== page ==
Free/Libre/Open Source Software Asian Developers Online Survey (FLOSS-ASIA)

GenderIT.org on 2 Jun 2010
The objective of the survey was to determine the situation regarding open source software/free software (OSS/FS) engineers in Japan by gathering information directly from open source/free software developers themselves. The results will be used in personnel training in relevant technical fields, in planning policy for technology promotion and other areas. <br />

Free/Libre and open source software: survey and study FLOSS

GenderIT.org on 2 Jun 2010
This document forms the final report for the FLOSS project. <br /> <p><br /> The Project objectives were remedy the lack of information on Free/Libre/Open Source Software starting at the very beginning: by conducting surveys to generate a unique base of primary data on Free/Open Source Software usage and development; identifying indicators to measure value creation and dissemination in the OS/FS arena; identifying business models based on these indicators; identifying the impact of and recommending changes in government policy and regulatory environments with regards to OS/FS; finally, the development of a base for extending these to the broader economic measurement of non-monetary and trans-monetary activity in the information society, beyond the domain of OS/FS. <br />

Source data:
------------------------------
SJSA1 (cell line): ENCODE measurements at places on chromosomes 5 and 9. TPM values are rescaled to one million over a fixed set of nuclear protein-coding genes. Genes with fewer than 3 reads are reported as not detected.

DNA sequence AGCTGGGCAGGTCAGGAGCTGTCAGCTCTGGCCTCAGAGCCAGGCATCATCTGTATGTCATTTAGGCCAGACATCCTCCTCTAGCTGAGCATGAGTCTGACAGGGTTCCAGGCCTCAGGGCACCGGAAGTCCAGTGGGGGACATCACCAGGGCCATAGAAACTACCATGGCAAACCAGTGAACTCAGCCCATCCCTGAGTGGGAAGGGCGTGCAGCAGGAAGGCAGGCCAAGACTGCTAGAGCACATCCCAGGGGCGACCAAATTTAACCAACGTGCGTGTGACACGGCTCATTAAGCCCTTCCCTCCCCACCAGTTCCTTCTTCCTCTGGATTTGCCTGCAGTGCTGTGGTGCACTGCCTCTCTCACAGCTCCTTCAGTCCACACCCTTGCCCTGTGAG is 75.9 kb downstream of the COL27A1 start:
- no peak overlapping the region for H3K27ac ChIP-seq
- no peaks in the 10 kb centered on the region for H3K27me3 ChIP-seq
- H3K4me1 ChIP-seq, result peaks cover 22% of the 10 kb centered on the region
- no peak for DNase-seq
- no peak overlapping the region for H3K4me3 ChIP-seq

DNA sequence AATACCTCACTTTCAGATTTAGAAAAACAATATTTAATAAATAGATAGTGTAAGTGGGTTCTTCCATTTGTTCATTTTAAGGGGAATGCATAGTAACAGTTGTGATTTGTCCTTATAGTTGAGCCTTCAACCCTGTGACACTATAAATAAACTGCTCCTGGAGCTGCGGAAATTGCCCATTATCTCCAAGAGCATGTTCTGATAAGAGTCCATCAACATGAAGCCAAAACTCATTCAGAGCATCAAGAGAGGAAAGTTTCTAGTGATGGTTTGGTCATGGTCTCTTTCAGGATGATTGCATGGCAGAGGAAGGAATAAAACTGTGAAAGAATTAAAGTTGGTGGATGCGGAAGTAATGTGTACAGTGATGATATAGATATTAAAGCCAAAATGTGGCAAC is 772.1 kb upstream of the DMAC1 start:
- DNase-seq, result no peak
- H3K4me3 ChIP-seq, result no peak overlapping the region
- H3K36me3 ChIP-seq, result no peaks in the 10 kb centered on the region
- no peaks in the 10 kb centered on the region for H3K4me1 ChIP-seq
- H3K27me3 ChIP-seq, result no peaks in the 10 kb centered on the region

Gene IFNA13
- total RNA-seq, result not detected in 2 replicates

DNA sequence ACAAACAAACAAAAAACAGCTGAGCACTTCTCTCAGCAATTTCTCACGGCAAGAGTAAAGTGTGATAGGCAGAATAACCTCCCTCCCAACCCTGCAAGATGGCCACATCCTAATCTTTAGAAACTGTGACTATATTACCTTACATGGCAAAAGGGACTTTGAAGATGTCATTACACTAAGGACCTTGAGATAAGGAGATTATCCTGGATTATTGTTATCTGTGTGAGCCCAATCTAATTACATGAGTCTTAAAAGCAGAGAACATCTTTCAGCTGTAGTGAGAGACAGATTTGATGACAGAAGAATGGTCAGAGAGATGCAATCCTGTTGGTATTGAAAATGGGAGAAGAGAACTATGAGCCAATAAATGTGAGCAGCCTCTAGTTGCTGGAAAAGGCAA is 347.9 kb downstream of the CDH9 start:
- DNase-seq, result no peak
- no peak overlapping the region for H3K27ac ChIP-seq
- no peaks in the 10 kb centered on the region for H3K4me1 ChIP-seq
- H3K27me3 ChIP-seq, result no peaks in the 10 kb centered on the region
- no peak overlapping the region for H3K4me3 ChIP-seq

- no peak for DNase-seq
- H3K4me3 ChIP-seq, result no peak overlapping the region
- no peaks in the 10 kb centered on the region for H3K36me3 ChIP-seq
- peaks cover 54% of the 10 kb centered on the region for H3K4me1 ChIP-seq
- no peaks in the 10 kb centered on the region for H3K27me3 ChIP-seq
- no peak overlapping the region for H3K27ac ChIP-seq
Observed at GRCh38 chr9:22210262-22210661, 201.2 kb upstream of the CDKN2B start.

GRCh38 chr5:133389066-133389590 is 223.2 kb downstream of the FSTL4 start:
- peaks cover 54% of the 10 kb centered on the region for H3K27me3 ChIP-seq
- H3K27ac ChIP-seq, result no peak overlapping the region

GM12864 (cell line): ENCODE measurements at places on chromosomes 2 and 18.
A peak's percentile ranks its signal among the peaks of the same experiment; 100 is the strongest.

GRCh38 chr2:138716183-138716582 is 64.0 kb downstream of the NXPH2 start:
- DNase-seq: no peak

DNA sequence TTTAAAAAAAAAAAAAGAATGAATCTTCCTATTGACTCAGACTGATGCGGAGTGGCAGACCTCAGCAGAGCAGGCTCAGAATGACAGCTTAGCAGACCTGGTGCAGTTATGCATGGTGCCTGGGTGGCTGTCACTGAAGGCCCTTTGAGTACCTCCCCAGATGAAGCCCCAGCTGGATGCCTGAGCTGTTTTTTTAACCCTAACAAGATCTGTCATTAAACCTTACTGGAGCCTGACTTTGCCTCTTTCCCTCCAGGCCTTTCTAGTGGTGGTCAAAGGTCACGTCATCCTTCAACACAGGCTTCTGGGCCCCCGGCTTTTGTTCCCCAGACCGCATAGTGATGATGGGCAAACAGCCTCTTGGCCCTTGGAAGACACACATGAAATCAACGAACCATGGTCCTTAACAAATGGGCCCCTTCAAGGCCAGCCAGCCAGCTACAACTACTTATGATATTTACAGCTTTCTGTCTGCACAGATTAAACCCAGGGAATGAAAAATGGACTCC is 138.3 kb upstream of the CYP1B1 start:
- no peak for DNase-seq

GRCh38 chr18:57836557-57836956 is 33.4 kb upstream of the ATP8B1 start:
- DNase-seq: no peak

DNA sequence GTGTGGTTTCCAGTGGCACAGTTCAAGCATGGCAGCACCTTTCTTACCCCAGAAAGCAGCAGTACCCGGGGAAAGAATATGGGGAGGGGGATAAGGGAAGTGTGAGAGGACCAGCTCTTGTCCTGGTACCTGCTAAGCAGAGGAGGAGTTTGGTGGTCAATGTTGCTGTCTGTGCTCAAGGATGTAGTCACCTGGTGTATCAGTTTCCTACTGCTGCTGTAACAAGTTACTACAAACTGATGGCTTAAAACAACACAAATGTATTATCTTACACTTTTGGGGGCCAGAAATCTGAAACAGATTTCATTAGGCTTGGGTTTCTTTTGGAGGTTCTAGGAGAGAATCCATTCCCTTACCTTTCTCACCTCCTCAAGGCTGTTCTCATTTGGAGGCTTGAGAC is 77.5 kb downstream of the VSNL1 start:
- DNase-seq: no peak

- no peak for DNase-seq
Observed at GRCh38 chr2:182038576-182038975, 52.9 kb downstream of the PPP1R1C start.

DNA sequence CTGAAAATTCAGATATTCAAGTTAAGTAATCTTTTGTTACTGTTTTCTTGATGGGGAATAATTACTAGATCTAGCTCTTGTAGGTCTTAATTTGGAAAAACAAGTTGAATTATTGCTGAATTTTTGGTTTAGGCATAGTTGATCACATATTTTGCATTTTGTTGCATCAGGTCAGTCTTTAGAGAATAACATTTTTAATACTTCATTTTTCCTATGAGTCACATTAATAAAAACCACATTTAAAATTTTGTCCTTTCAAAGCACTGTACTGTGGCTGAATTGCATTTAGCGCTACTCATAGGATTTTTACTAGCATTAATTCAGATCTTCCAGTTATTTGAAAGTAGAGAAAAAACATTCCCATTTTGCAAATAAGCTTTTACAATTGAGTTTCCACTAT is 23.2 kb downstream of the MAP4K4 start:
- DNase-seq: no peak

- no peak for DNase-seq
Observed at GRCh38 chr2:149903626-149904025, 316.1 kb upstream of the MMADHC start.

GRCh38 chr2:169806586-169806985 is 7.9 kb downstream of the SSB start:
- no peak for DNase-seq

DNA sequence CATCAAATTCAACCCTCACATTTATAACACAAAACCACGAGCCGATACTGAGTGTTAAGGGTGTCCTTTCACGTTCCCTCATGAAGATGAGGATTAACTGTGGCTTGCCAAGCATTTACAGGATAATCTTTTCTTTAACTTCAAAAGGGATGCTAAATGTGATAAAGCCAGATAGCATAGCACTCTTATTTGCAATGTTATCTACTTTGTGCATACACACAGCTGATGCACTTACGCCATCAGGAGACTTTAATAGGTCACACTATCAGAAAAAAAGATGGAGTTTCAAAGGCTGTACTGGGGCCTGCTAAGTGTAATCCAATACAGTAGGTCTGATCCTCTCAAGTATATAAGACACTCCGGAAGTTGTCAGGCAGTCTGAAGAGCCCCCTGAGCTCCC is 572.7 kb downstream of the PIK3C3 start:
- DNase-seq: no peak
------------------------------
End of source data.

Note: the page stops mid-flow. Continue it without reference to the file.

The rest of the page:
FLOSS-US. The Free/Libre/Open source software survey for 2003

GenderIT.org on 2 Jun 2010
This is the Final report of a second large-scale survey of 1588 developers of open source and free software, which was called the FLOSS-US survey for 2003. The first FLOSS survey targeted primarily European OS/FS developers, with 71% of respondents living in Europe or Russia, only 13% living in the United States, and roughly 17% living elsewhere in Europe or the world. The FLOSS-US survey sampled many more developers from countries outside of Europe, with 53% living in Western Europe, 27% living in North America, 8% in Russia and Eastern Europe, 5% in East Asia, 3% in Australia and New Zealand, 3% in Latin America, and 1% in the Middle East and Africa. <br />

A Techno-Feminist Perspective on the Free/Libre Open Source

Kateřina Fialová on 2 Jun 2010